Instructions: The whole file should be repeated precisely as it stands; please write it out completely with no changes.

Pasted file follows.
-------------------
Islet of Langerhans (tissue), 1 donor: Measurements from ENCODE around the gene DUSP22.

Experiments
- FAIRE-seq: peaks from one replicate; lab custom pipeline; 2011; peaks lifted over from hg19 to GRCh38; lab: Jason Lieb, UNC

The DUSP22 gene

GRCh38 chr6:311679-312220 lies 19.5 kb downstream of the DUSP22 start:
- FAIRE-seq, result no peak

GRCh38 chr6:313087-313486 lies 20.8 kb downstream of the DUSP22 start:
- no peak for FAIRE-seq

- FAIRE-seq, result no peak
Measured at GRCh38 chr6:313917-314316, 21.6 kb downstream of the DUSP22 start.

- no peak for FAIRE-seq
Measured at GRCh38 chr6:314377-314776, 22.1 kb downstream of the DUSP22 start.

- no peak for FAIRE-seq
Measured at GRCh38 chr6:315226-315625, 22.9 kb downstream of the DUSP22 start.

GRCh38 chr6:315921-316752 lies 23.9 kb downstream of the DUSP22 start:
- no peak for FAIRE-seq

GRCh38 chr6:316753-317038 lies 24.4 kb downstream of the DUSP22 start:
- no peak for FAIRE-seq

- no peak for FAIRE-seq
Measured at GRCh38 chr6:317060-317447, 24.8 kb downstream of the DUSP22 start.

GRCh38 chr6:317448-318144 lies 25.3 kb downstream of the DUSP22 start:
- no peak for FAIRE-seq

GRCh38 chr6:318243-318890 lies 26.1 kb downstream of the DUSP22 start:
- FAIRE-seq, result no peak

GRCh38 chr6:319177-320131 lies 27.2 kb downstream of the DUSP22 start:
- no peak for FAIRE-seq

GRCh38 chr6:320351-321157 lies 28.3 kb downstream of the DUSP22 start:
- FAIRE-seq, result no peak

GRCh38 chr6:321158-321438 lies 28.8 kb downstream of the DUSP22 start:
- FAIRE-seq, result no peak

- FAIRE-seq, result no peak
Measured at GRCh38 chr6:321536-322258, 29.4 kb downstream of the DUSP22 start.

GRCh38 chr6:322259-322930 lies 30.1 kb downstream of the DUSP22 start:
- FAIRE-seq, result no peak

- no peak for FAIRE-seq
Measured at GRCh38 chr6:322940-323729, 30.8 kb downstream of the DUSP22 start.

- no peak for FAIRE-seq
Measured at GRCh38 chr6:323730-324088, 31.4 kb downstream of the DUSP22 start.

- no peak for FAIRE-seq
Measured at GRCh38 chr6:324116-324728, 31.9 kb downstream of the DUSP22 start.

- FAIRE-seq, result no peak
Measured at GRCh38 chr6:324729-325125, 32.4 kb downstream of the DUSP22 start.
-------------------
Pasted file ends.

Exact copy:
Islet of Langerhans (tissue), 1 donor: Measurements from ENCODE around the gene DUSP22.

Experiments
- FAIRE-seq: peaks from one replicate; lab custom pipeline; 2011; peaks lifted over from hg19 to GRCh38; lab: Jason Lieb, UNC

The DUSP22 gene

GRCh38 chr6:311679-312220 lies 19.5 kb downstream of the DUSP22 start:
- FAIRE-seq, result no peak

GRCh38 chr6:313087-313486 lies 20.8 kb downstream of the DUSP22 start:
- no peak for FAIRE-seq

- FAIRE-seq, result no peak
Measured at GRCh38 chr6:313917-314316, 21.6 kb downstream of the DUSP22 start.

- no peak for FAIRE-seq
Measured at GRCh38 chr6:314377-314776, 22.1 kb downstream of the DUSP22 start.

- no peak for FAIRE-seq
Measured at GRCh38 chr6:315226-315625, 22.9 kb downstream of the DUSP22 start.

GRCh38 chr6:315921-316752 lies 23.9 kb downstream of the DUSP22 start:
- no peak for FAIRE-seq

GRCh38 chr6:316753-317038 lies 24.4 kb downstream of the DUSP22 start:
- no peak for FAIRE-seq

- no peak for FAIRE-seq
Measured at GRCh38 chr6:317060-317447, 24.8 kb downstream of the DUSP22 start.

GRCh38 chr6:317448-318144 lies 25.3 kb downstream of the DUSP22 start:
- no peak for FAIRE-seq

GRCh38 chr6:318243-318890 lies 26.1 kb downstream of the DUSP22 start:
- FAIRE-seq, result no peak

GRCh38 chr6:319177-320131 lies 27.2 kb downstream of the DUSP22 start:
- no peak for FAIRE-seq

GRCh38 chr6:320351-321157 lies 28.3 kb downstream of the DUSP22 start:
- FAIRE-seq, result no peak

GRCh38 chr6:321158-321438 lies 28.8 kb downstream of the DUSP22 start:
- FAIRE-seq, result no peak

- FAIRE-seq, result no peak
Measured at GRCh38 chr6:321536-322258, 29.4 kb downstream of the DUSP22 start.

GRCh38 chr6:322259-322930 lies 30.1 kb downstream of the DUSP22 start:
- FAIRE-seq, result no peak

- no peak for FAIRE-seq
Measured at GRCh38 chr6:322940-323729, 30.8 kb downstream of the DUSP22 start.

- no peak for FAIRE-seq
Measured at GRCh38 chr6:323730-324088, 31.4 kb downstream of the DUSP22 start.

- no peak for FAIRE-seq
Measured at GRCh38 chr6:324116-324728, 31.9 kb downstream of the DUSP22 start.

- FAIRE-seq, result no peak
Measured at GRCh38 chr6:324729-325125, 32.4 kb downstream of the DUSP22 start.